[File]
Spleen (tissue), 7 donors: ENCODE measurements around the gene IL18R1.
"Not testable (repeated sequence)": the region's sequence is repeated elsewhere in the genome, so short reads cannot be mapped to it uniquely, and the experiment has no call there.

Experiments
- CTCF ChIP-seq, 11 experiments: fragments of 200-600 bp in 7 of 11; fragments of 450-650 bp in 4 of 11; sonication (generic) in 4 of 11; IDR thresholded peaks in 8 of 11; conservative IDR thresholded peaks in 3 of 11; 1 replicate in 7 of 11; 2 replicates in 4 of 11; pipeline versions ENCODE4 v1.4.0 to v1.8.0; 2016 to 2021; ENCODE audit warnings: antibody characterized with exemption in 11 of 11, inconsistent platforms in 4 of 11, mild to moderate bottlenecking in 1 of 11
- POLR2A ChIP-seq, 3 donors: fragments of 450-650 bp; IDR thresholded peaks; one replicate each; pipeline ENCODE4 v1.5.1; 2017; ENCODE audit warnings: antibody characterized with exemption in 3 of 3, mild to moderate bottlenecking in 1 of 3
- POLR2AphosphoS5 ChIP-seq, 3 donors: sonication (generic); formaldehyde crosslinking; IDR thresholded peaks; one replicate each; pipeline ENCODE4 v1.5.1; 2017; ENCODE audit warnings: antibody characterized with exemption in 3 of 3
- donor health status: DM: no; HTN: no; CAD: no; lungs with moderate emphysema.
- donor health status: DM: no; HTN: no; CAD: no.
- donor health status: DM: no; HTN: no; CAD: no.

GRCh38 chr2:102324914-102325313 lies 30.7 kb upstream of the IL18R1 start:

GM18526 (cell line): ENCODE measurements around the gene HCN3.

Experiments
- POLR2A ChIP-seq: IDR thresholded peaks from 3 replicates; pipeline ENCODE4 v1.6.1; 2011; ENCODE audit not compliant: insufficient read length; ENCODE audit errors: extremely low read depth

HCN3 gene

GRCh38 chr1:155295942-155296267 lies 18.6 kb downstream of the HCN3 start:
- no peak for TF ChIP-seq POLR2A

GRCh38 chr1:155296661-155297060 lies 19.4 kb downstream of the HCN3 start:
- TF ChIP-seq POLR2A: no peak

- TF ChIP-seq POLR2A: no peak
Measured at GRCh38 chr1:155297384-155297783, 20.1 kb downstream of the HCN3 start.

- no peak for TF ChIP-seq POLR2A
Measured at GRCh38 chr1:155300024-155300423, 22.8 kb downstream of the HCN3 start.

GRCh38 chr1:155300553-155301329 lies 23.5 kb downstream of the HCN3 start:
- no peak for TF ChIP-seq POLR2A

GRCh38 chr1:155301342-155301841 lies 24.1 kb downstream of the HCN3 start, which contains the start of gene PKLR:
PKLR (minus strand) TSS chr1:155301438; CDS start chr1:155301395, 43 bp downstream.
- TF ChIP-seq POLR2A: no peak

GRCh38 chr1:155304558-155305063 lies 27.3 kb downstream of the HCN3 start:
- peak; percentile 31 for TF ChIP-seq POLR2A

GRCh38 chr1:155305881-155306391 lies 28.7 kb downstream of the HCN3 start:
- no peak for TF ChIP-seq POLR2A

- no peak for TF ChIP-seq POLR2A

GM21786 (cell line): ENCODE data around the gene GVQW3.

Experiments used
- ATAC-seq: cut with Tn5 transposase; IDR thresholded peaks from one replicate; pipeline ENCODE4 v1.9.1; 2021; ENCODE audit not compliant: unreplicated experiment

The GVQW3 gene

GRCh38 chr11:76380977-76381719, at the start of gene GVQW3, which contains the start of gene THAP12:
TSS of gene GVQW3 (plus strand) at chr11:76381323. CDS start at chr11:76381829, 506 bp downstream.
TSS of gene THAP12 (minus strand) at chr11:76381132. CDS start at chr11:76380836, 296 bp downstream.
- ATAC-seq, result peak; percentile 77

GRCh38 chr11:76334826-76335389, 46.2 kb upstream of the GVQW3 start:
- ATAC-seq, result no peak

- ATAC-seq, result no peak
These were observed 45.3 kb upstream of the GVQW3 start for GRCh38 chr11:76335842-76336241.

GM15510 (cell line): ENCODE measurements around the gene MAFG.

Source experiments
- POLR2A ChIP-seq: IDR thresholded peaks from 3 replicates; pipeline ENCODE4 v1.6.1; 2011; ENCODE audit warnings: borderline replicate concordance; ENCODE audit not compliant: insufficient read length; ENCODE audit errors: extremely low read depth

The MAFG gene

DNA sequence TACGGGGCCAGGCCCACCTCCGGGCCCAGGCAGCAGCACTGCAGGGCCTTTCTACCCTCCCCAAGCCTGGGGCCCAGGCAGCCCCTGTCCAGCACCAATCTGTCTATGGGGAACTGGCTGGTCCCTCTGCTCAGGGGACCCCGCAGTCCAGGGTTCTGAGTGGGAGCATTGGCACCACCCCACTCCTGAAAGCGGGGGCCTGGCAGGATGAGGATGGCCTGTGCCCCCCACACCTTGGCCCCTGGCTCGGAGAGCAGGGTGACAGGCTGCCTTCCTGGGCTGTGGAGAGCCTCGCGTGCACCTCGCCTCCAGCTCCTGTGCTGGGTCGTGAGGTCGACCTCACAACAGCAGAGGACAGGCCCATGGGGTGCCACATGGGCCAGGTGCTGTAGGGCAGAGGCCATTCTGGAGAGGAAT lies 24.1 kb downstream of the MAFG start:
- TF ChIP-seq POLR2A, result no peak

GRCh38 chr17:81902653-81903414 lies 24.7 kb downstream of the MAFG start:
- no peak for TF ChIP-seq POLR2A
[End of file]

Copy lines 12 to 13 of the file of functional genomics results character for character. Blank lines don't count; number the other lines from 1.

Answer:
Experiments
- POLR2A ChIP-seq: IDR thresholded peaks from 3 replicates; pipeline ENCODE4 v1.6.1; 2011; ENCODE audit not compliant: insufficient read length; ENCODE audit errors: extremely low read depth